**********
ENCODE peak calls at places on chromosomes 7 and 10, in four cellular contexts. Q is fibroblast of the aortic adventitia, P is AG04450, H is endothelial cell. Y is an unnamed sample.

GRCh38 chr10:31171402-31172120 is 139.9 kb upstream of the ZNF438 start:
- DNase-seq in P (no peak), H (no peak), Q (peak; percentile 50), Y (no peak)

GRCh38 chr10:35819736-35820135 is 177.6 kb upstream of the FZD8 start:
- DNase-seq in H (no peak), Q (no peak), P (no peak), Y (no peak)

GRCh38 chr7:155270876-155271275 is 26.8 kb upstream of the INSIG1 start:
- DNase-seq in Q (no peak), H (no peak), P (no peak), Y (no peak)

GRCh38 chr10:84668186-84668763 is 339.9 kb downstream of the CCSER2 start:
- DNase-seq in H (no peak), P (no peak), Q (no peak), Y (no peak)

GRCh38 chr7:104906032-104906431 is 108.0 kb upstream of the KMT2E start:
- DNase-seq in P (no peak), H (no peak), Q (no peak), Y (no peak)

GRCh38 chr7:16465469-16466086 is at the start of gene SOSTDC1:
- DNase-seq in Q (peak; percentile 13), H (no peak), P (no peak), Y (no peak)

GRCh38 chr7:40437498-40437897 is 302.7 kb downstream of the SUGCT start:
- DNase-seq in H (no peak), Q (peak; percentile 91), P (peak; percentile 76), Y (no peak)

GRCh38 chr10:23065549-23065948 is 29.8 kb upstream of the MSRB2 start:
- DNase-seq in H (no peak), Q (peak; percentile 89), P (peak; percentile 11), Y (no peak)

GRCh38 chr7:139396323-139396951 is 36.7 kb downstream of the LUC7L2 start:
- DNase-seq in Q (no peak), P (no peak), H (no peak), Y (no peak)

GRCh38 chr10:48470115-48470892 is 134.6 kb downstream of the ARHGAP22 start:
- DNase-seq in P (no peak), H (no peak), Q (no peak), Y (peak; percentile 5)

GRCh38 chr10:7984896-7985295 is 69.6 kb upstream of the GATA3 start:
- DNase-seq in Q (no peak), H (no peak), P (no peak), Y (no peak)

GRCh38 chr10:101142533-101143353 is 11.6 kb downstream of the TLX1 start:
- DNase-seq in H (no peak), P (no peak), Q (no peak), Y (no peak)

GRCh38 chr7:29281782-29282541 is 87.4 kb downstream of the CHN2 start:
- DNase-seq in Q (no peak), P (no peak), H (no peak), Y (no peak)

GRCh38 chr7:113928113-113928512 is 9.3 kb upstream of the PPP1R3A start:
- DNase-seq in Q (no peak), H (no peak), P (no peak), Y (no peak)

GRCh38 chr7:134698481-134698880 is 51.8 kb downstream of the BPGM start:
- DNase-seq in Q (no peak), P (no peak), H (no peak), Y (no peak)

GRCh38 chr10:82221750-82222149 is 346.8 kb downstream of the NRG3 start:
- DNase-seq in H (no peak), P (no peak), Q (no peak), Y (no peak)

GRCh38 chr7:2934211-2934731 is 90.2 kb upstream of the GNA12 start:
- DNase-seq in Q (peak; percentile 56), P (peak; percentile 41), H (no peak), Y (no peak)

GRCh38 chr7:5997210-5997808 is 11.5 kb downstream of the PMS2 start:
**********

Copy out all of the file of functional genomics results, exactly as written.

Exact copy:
ENCODE peak calls at places on chromosomes 7 and 10, in four cellular contexts. Q is fibroblast of the aortic adventitia, P is AG04450, H is endothelial cell. Y is an unnamed sample.

GRCh38 chr10:31171402-31172120 is 139.9 kb upstream of the ZNF438 start:
- DNase-seq in P (no peak), H (no peak), Q (peak; percentile 50), Y (no peak)

GRCh38 chr10:35819736-35820135 is 177.6 kb upstream of the FZD8 start:
- DNase-seq in H (no peak), Q (no peak), P (no peak), Y (no peak)

GRCh38 chr7:155270876-155271275 is 26.8 kb upstream of the INSIG1 start:
- DNase-seq in Q (no peak), H (no peak), P (no peak), Y (no peak)

GRCh38 chr10:84668186-84668763 is 339.9 kb downstream of the CCSER2 start:
- DNase-seq in H (no peak), P (no peak), Q (no peak), Y (no peak)

GRCh38 chr7:104906032-104906431 is 108.0 kb upstream of the KMT2E start:
- DNase-seq in P (no peak), H (no peak), Q (no peak), Y (no peak)

GRCh38 chr7:16465469-16466086 is at the start of gene SOSTDC1:
- DNase-seq in Q (peak; percentile 13), H (no peak), P (no peak), Y (no peak)

GRCh38 chr7:40437498-40437897 is 302.7 kb downstream of the SUGCT start:
- DNase-seq in H (no peak), Q (peak; percentile 91), P (peak; percentile 76), Y (no peak)

GRCh38 chr10:23065549-23065948 is 29.8 kb upstream of the MSRB2 start:
- DNase-seq in H (no peak), Q (peak; percentile 89), P (peak; percentile 11), Y (no peak)

GRCh38 chr7:139396323-139396951 is 36.7 kb downstream of the LUC7L2 start:
- DNase-seq in Q (no peak), P (no peak), H (no peak), Y (no peak)

GRCh38 chr10:48470115-48470892 is 134.6 kb downstream of the ARHGAP22 start:
- DNase-seq in P (no peak), H (no peak), Q (no peak), Y (peak; percentile 5)

GRCh38 chr10:7984896-7985295 is 69.6 kb upstream of the GATA3 start:
- DNase-seq in Q (no peak), H (no peak), P (no peak), Y (no peak)

GRCh38 chr10:101142533-101143353 is 11.6 kb downstream of the TLX1 start:
- DNase-seq in H (no peak), P (no peak), Q (no peak), Y (no peak)

GRCh38 chr7:29281782-29282541 is 87.4 kb downstream of the CHN2 start:
- DNase-seq in Q (no peak), P (no peak), H (no peak), Y (no peak)

GRCh38 chr7:113928113-113928512 is 9.3 kb upstream of the PPP1R3A start:
- DNase-seq in Q (no peak), H (no peak), P (no peak), Y (no peak)

GRCh38 chr7:134698481-134698880 is 51.8 kb downstream of the BPGM start:
- DNase-seq in Q (no peak), P (no peak), H (no peak), Y (no peak)

GRCh38 chr10:82221750-82222149 is 346.8 kb downstream of the NRG3 start:
- DNase-seq in H (no peak), P (no peak), Q (no peak), Y (no peak)

GRCh38 chr7:2934211-2934731 is 90.2 kb upstream of the GNA12 start:
- DNase-seq in Q (peak; percentile 56), P (peak; percentile 41), H (no peak), Y (no peak)

GRCh38 chr7:5997210-5997808 is 11.5 kb downstream of the PMS2 start: